Johannessen’s work can be found visually anchoring reception areas in corporate offices, lighting up waiting rooms in regional medical clinics, and hanging in prominent Newbury Street galleries.

Retail outlets carrying work from Studio 200 Glass can be found from Boston to Hawaii including the Boulder Arts and Crafts Gallery in Colorado; the Crafts People gallery in West Hurley, NY; Brockton’s Fuller Craft Museum Gift Shop; the Ki`i Galleries in Wailea, Hawaii; L’Attitude Gallery of Boston; the Mackerel Sky Gallery of Contemporary Craft in East Lansing, MI; Worcester’s Prints and the Potter Gallery; and at the Tower Hill Botanic Garden in West Boylston, MA.

You will also find Johannessen’s work at the Paradise City Arts Festival in Northampton on Columbus Day weekend, at Emerson Umbrella’s WinterMarket in Concord the first weekend in December, and at the CraftBoston Holiday show at the Hynes Auditorium, also in December.

Johannessen’s large glass panels, along with art quilts by Cambridge artist Sandra Gregg, will be shown in the Atrium Gallery at the Bedford Free Public Library from January until March 2014.

The exigencies of wholesale production work don’t appeal to Johannessen: “The consistency that a store needs, dozens of identical pieces, is not for me,” she said. “I prefer creating one-of-a-kind pieces and very limited edition series.” Nevertheless, Studio 200 glass will return to the American Crafts Council’s prestigious Baltimore wholesale market and retail show in February.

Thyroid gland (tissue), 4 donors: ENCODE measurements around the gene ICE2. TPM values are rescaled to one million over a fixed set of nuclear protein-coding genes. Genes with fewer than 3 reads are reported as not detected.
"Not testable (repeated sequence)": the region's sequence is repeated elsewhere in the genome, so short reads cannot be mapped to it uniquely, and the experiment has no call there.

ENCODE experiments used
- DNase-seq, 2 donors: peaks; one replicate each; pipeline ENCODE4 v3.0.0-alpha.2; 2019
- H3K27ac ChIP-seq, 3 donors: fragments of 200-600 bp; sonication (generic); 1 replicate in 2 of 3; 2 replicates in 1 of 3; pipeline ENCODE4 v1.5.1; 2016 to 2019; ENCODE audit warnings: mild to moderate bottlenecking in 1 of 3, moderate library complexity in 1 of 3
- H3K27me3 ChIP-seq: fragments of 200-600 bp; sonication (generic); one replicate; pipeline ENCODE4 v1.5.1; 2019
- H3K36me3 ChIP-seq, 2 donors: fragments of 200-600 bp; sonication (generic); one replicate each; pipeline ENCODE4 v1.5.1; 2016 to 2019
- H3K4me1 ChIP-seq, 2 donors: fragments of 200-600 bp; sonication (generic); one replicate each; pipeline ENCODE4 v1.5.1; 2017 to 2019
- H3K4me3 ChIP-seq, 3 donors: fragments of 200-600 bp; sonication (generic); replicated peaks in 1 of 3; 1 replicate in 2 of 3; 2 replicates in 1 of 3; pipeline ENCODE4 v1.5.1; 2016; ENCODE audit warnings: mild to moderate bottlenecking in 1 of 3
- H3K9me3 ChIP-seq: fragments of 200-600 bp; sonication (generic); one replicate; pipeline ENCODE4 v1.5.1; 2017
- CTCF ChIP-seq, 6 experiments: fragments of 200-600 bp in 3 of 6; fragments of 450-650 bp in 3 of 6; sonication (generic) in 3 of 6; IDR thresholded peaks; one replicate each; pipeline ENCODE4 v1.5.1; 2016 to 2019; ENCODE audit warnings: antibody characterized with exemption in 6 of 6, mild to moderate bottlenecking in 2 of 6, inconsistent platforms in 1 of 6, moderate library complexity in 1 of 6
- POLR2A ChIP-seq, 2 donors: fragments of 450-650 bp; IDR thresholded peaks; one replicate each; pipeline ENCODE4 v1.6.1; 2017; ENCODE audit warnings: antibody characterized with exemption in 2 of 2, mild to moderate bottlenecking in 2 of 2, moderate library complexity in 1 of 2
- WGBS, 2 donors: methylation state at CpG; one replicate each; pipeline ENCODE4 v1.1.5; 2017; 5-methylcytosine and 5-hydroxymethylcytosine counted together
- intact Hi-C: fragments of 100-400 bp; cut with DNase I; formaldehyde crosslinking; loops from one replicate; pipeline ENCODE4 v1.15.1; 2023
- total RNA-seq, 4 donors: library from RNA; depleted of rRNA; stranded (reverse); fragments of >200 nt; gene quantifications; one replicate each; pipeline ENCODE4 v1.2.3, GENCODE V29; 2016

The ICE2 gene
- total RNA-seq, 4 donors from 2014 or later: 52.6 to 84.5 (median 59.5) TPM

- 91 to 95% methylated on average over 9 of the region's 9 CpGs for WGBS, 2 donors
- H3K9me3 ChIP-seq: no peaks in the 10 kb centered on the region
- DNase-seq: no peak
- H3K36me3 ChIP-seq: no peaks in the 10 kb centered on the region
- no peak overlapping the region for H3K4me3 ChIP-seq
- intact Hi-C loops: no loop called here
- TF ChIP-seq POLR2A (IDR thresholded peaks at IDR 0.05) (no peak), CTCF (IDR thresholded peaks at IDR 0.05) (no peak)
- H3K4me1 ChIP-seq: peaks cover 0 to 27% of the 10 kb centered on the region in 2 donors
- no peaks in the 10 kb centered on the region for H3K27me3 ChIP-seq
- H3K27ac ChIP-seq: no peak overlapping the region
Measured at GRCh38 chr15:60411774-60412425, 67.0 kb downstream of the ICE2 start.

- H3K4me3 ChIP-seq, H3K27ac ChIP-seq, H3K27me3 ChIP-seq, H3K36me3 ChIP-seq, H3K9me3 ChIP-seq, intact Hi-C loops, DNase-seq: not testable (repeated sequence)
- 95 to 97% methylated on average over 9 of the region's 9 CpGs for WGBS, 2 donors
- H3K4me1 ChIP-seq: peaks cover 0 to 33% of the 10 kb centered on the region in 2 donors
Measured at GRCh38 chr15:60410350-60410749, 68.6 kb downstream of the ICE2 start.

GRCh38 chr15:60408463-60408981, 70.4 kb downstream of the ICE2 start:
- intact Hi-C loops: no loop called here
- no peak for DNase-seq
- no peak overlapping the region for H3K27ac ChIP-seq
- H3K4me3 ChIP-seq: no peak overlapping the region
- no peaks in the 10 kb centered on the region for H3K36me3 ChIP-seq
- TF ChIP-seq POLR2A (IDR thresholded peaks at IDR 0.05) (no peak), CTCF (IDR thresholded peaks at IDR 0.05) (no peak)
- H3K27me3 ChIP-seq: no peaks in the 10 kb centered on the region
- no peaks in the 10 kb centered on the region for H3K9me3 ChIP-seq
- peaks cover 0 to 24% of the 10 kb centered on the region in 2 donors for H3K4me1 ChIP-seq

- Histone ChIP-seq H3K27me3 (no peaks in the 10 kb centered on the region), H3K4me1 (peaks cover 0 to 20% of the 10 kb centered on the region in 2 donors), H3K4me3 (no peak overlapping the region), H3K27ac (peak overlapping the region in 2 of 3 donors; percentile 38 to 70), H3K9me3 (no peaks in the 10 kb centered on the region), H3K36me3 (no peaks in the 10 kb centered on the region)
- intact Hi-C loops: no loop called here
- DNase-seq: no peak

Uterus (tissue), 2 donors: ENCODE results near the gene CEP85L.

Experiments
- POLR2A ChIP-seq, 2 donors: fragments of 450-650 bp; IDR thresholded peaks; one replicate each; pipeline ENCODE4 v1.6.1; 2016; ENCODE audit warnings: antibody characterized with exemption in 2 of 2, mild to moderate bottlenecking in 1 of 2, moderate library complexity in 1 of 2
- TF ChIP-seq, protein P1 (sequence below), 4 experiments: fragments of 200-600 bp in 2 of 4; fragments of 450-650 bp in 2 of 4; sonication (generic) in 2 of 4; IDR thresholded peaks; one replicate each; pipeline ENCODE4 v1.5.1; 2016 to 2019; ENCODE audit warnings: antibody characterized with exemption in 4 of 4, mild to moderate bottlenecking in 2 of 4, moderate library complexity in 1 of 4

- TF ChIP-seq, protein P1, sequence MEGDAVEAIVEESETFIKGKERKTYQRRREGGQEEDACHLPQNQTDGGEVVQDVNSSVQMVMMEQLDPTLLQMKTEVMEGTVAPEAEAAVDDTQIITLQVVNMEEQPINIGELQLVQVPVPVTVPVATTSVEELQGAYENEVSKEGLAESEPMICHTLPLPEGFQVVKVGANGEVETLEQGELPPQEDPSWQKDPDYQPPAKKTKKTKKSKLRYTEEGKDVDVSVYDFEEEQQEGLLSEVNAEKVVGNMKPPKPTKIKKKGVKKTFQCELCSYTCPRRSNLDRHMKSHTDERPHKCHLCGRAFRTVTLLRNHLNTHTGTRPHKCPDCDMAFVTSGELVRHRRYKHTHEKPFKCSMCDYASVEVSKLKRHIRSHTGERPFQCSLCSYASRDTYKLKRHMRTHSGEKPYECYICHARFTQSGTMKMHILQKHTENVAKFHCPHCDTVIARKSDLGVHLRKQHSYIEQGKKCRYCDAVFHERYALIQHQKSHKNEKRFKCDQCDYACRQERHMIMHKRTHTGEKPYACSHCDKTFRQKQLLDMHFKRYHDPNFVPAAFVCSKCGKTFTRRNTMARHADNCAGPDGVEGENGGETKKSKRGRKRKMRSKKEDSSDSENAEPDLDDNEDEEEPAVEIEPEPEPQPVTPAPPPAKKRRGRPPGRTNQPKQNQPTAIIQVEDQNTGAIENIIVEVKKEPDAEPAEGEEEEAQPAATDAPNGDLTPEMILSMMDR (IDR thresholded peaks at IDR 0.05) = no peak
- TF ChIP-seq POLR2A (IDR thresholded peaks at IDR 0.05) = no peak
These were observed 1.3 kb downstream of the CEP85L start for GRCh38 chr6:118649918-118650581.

Classes at Studio 200

Curious about the process? Johannessen hosts workshops for ages 10 and up.

Participants learn the techniques for cutting glass (“…hold the tool so that it is perpendicular to the surface”), the recipe for heating the kiln, and methods of using the kiln (for example, many creations are fired twice, once to set the pattern and colors and a second time on a mold to form the piece into a bowl, plate or other object). At a recent workshop, three women worked enthusiastically, creating unique coasters. Johannessen loves the interaction of the students in her classes as they encourage each other to take chances with their designs. “I love working in a studio atmosphere,” claimed one participant.

For more information on current offerings, visit Custom workshops for small groups are also available. Contact Mary for descriptions and rates.

From the Studio 200 web site

Inspired by nature: foliage and flowers, fruits and veggies, fish and feathered friends; I sketch, think and procrastinate for weeks before diving into a new work.

In the studio, the process begins by creating glass parts and pieces; stenciled powders on glass, skinny glass rods molded into rhythmic waves, enamel doodles on glass; glass cast into relief molds, and fused glass murrine rods.

When my work bench is covered with this amazing assortment of shapes, colors and textures, I begin moving them around. The clear glass base is my canvas and as I work, the theme emerges. Themes I’ve explored recently include life “inside the box,,  connections, and signs and symbols.

Mary  Johannessen

Johannessen has created strips of glass that will eventually be incorporated into other work
Johannessen has created strips of glass that will eventually be incorporated into other work